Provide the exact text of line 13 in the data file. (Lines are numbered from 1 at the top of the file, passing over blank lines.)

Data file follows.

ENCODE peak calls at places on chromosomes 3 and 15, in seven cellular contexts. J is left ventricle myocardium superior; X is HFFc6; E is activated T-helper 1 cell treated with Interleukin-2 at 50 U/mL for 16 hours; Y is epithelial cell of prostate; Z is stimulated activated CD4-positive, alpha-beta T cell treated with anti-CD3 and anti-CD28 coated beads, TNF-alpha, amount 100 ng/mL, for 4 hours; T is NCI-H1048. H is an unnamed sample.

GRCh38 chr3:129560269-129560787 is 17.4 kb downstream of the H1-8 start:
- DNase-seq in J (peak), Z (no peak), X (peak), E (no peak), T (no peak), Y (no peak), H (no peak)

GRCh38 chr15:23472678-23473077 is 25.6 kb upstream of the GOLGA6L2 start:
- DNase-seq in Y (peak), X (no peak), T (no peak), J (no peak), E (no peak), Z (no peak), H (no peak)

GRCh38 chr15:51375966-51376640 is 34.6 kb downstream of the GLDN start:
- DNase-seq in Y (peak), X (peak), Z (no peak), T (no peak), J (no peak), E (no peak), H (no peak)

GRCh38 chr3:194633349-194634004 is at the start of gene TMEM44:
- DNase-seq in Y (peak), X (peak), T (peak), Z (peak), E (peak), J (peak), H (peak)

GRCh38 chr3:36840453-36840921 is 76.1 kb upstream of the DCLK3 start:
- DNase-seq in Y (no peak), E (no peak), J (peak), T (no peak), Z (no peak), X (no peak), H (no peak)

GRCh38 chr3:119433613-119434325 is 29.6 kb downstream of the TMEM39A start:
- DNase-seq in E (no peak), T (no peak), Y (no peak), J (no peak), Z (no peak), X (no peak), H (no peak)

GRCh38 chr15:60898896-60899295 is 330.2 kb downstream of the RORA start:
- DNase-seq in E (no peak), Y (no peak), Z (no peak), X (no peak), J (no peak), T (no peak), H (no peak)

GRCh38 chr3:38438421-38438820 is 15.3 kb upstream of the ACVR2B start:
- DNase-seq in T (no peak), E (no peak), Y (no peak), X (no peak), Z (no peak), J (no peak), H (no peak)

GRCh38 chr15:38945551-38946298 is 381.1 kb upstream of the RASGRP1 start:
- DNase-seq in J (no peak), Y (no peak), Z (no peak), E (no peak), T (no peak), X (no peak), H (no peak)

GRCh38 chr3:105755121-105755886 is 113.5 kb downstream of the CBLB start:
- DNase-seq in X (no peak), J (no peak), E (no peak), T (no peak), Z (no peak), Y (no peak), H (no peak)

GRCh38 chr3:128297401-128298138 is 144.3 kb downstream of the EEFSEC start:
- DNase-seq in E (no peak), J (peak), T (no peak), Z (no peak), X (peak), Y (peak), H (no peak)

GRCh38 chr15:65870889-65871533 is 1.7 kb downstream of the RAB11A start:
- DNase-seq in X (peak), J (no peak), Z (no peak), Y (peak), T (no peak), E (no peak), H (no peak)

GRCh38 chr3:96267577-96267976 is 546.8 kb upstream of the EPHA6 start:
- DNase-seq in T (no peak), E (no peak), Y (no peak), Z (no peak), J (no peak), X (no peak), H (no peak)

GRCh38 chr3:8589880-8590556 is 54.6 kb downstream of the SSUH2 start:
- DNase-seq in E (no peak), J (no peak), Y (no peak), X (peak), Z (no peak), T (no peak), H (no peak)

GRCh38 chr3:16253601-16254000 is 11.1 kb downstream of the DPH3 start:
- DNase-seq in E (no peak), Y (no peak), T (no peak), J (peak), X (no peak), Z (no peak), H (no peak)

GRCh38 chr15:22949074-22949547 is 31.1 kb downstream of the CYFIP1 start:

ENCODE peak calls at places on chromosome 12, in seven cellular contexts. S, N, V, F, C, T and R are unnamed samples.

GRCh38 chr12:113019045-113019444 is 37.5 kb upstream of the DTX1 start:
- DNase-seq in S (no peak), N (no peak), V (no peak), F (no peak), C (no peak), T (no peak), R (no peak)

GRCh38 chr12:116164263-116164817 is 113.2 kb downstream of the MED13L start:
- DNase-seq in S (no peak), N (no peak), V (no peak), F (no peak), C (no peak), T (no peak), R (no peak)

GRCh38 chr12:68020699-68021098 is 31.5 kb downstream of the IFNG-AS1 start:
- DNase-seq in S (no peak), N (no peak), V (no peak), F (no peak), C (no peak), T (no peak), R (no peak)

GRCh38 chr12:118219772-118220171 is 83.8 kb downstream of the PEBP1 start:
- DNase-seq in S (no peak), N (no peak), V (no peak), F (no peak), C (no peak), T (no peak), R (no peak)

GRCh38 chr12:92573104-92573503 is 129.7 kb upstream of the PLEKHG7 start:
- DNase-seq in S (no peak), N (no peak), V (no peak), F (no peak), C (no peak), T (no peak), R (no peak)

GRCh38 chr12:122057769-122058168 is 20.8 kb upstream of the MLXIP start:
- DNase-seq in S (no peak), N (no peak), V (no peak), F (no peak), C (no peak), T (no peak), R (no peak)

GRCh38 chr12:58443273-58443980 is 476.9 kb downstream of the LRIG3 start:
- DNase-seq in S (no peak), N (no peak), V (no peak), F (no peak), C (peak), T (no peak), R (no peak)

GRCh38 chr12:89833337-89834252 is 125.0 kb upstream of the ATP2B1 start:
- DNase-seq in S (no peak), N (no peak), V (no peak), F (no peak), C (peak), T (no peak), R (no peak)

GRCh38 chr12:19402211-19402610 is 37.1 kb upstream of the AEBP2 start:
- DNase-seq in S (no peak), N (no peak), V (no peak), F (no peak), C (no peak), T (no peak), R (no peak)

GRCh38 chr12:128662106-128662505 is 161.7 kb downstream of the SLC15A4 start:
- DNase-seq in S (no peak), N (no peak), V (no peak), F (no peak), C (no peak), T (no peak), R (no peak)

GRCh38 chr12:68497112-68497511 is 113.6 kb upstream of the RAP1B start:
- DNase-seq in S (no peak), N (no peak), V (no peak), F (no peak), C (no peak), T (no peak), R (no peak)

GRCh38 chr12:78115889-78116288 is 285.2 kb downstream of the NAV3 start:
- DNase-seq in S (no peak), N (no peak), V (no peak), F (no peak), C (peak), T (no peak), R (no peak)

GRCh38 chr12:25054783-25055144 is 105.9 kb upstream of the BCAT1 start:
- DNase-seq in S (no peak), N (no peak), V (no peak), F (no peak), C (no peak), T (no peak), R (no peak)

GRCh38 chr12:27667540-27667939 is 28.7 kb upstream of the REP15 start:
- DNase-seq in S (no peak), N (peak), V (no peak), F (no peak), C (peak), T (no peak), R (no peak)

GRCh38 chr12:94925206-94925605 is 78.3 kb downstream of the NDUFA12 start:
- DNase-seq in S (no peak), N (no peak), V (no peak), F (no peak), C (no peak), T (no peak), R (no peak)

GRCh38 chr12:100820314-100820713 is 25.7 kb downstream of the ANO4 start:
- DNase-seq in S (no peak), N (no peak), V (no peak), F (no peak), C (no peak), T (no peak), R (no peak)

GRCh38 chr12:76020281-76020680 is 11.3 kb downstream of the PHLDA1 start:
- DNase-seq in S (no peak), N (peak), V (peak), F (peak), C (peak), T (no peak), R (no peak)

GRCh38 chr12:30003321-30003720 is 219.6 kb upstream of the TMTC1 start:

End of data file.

- DNase-seq in E (no peak), T (no peak), Y (no peak), J (no peak), Z (no peak), X (no peak), H (no peak)